These top nine banks distributed bonuses of at least $1 million to each of 5,000 top executives. This is despite taxpayers ponying up what will eventually be trillions of dollars to save the banks and the nation from disaster.
Scheer quotes from the Cuomo Report :
“Two firms, Citigroup and Merrill Lynch suffered massive loses of more than $27 billion at each firm. Nevertheless, Citigroup paid out $5.33 billion, in bonuses, and Merrill paid $3.6 billion in bonuses. Together, they lost $54 billion, paid out nearly $9 billion in bonuses and then received TARP bailouts totaling $55 billion. For three other firms—Goldman Sachs, Morgan Stanley, and J.P. Morgan Chase—2008 bonus payments were substantially greater than the banks’ net income.”
In each instance, those bonuses on average more than doubled earnings and were in turn more than doubled by the government bailout in TARP funds. Those funds, and the nonrefundable tens of billions passed on through the AIG bailout and other government programs, come from the very taxpayers already reeling from a banking collapse brought on by reckless lending practices.
Yet the $306 billion in toxic assets that Citigroup—a leader in the irresponsible practices that created such “assets”—managed to pile up are also now guaranteed by taxpayer funds. And being on the public dole didn’t prevent Citigroup CEO Vikram Pandit from “earning” $38 million last year.
The Merrill Lynch bonuses were paid as the company was about to collapse. It was saved at the last minute by being purchased for $50 billion by Bank of America in a deal engineered by the federal government and facilitated by $45 billion in bailout funds to BofA. On Monday, Bank of America agreed to pay $33 million in penalties to the Securities and Exchange Commission to settle an SEC complaint that BofA had deceived shareholders about those billions in bonuses.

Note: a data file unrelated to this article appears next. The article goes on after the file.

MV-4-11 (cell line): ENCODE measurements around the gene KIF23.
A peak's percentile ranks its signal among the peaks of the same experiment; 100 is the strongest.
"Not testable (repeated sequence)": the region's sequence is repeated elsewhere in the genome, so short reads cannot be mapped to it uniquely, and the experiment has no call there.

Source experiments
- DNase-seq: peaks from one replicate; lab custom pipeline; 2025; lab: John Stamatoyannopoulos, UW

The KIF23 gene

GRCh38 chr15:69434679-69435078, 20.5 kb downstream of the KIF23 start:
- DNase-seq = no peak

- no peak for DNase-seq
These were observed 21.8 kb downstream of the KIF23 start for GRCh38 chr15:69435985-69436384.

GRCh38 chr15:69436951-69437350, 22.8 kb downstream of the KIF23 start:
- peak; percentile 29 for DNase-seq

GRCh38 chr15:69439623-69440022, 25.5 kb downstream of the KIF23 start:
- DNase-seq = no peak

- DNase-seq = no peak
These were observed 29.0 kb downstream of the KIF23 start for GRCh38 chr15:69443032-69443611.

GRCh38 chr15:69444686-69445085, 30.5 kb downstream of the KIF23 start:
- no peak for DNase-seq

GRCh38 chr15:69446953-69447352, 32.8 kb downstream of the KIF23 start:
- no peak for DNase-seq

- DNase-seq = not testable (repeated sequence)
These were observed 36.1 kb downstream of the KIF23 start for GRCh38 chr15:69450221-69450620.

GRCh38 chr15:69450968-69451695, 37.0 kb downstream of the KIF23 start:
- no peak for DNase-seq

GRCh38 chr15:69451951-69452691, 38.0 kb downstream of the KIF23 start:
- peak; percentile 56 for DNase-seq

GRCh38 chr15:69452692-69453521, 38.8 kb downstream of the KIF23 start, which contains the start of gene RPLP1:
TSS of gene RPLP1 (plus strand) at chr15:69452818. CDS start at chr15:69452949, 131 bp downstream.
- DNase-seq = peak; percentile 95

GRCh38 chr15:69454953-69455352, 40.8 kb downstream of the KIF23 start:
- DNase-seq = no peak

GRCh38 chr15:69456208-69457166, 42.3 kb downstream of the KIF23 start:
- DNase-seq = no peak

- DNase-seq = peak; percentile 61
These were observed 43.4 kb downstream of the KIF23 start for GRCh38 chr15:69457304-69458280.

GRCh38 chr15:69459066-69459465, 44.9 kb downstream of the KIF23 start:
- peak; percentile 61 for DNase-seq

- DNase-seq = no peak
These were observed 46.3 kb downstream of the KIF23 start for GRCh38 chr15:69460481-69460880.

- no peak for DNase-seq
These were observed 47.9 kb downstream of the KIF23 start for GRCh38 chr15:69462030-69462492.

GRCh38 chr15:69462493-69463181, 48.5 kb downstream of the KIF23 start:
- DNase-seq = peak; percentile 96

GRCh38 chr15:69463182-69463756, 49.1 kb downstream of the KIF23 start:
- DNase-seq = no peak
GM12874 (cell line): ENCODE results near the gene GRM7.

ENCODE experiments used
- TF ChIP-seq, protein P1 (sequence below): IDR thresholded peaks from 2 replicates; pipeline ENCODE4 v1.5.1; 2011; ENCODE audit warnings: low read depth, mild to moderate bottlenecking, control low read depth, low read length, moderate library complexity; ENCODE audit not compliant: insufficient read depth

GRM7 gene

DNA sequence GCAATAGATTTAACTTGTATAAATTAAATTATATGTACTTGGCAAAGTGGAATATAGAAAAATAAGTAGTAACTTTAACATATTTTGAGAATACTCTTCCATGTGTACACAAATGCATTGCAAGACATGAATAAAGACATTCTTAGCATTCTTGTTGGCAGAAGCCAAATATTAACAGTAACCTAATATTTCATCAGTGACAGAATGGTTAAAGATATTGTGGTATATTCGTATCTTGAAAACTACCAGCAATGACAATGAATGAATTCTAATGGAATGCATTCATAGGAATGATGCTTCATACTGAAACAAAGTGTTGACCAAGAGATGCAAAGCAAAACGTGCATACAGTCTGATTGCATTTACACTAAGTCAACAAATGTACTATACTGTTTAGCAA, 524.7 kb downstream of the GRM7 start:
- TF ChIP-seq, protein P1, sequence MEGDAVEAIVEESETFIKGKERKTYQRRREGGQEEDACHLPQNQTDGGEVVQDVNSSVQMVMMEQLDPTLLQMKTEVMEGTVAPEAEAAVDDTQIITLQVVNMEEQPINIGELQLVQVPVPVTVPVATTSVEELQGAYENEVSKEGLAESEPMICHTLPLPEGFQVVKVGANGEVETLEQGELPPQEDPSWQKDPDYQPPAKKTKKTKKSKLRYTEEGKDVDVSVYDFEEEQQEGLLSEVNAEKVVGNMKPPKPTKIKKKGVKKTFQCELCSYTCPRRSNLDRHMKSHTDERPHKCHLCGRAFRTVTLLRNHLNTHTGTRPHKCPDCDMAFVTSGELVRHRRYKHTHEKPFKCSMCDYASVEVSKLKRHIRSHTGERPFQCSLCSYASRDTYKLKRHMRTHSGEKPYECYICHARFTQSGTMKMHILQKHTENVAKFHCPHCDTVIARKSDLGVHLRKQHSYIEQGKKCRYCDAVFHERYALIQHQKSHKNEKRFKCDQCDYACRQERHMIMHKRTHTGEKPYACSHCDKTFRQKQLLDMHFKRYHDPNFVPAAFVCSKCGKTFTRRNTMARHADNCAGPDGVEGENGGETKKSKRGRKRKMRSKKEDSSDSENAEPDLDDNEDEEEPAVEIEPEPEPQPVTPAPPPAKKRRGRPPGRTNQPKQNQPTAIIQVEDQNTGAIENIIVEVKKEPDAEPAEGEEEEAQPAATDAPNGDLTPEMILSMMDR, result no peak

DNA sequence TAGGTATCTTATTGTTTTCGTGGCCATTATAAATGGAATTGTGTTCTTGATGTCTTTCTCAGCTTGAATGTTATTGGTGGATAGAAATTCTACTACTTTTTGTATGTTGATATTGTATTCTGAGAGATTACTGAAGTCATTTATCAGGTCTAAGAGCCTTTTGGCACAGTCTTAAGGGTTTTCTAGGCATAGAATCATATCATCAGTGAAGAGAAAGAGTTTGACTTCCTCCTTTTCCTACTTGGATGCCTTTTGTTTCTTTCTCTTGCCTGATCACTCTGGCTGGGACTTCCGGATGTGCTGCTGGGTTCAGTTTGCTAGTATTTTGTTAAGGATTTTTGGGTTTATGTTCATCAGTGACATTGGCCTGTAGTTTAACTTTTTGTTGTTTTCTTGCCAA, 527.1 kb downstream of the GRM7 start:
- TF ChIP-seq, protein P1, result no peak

One of those handsomely rewarded was Thomas Montag, now with BofA, who received a $39.4 million bonus for his work at Merrill Lynch, a reward for his performance as Merrill’s trading and sales chief, a position in which he presided over the billions in mortgage acquisitions that fueled the company’s downfall.
The banks, considered “too big to fail,” were quickly showered with enormous amounts of money, contributing to a U.S. deficit expected to grow to $1.86 trillion this year. But homeowners are not too big to fail, and they were left to the tender mercies of the very bankers who swindled them with flaky mortgages.